Why Is Ivanka Trump Taking Credit For Preventing Violence Against Indigenous Women?

Photo: Richard Tsong-Taatarii/Star Tribune/Getty Images.
Ivanka Trump, senior White House adviser and President Donald Trump’s daughter, attended the grand opening of the first Missing and Murdered Native American Cold Case office in Minnesota on Monday, July 27. The event also promoted the launch of six other task forces that will roll out over the next month, where each will be dedicated to solving the cases of missing and murdered American Indians and Alaska Natives. Highlighting concern specifically for Indigenous women, Ivanka Trump said in tweets that the administration is dedicated to taking action. 
From the start, many criticized the event and Ivanka Trump’s involvement, with protesters calling it a photo opportunity and a stunt. A group of more than 50 people crowded outside of the new Missing and Murdered Native American Cold Case Office where Ivanka Trump spoke, according to reports. 
During the opening, Interior Secretary David Bernhardt said that the violence against Indigenous people is an example of exactly why police departments and law enforcement should not be defunded. However, it still remains unclear who will be staffed in the task force locations or how they will include local tribal jurisdictions.
Democratic lawmakers and Indigenous women expressed concerns and skepticism that the Trump Administration is doing much to help, especially after failing to quickly provide COVID-19 relief to tribal nations in early 2020. Minnesota Lt. Gov. Peggy Flanagan, a member of the White Earth Band of Ojibwe, said in a statement, "Donald Trump made a career demonstrating and celebrating behavior that perpetuates violence against Native women and girls.”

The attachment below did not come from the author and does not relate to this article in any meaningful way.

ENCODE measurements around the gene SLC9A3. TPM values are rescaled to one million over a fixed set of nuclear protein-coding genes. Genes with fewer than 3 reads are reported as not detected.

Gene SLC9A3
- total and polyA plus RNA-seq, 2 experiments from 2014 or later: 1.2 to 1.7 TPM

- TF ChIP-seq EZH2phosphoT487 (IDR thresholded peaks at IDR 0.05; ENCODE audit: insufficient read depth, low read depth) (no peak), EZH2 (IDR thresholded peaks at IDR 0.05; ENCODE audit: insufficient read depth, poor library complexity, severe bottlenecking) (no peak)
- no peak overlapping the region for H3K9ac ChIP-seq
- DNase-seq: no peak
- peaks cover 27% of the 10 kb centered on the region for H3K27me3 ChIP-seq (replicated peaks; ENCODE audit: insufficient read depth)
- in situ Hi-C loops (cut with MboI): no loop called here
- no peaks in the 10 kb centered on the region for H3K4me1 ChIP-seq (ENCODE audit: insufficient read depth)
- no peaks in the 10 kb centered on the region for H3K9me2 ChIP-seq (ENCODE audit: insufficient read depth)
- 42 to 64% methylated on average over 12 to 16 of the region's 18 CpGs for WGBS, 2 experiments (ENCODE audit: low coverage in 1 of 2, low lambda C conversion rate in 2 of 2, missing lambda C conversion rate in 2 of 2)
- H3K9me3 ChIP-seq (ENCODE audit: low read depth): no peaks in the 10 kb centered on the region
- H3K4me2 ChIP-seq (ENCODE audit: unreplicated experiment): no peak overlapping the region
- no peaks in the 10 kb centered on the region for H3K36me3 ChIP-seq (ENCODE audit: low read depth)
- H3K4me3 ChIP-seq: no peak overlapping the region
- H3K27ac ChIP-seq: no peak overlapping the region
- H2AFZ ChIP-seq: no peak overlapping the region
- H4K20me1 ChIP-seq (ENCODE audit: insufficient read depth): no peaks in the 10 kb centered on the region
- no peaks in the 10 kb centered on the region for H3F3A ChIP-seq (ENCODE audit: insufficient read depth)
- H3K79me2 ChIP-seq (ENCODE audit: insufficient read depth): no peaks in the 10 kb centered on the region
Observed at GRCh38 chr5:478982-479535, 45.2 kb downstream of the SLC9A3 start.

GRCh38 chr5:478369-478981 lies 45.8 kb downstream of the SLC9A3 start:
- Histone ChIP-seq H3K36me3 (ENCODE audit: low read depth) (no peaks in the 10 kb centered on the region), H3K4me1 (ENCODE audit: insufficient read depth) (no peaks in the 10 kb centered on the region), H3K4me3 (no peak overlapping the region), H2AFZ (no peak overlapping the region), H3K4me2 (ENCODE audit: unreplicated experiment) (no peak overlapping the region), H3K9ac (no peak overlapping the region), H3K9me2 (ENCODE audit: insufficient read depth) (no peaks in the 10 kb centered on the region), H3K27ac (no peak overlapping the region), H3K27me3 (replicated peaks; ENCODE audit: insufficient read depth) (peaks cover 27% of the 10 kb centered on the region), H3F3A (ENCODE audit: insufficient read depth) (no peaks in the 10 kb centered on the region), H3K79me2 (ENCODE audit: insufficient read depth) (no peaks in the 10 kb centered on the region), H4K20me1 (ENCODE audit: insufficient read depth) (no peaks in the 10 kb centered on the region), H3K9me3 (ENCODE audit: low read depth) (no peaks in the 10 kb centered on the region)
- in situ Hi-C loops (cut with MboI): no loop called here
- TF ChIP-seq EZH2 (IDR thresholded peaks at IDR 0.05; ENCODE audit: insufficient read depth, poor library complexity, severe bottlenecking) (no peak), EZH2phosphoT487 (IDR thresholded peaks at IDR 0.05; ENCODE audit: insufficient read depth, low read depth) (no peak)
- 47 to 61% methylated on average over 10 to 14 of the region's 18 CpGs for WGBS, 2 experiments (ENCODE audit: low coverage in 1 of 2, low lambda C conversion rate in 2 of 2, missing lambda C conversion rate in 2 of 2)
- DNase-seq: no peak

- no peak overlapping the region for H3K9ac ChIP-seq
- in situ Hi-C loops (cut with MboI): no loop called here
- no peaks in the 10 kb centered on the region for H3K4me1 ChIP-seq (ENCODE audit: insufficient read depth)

Mary Kunesh-Podein, a Standing Rock Lakota descendant and the author of the bill that established Minnesota's Missing and Murdered Indigenous Women and Girls Task Force, said that Ivanka Trump’s sudden interest “feels disingenuous and smacks of manipulated political showcasing.” Violence against Indigenous women is not new. In fact, it’s been under-reported for years, but this appears to be the first time the Trump administration is attempting to address it. 
Ahead of the event, Kunesh-Podein had also tweeted that she was surprised to hear about Ivanka Trump’s visit given that no one told her, task force members, or the leaders in that community who have “worked to educate, acknowledge, relive the historical horrors of being trafficked, raped, beaten, killed with little or no recourse” about the event — and the actual Indigenous women from the community who have been doing the work hadn’t even been invited.
On the day of the launch, Native American and People of Color & Indigenous (POCI) caucus member Jamie Becker-Finn tweeted about it being disingenuous. “Donald Trump’s decades of hostility towards Indigenous people can’t be undone by sending Ivanka here for a media stunt. Using our people’s pain instead of meaningful engagement is just more silencing of Native voices,” she wrote.

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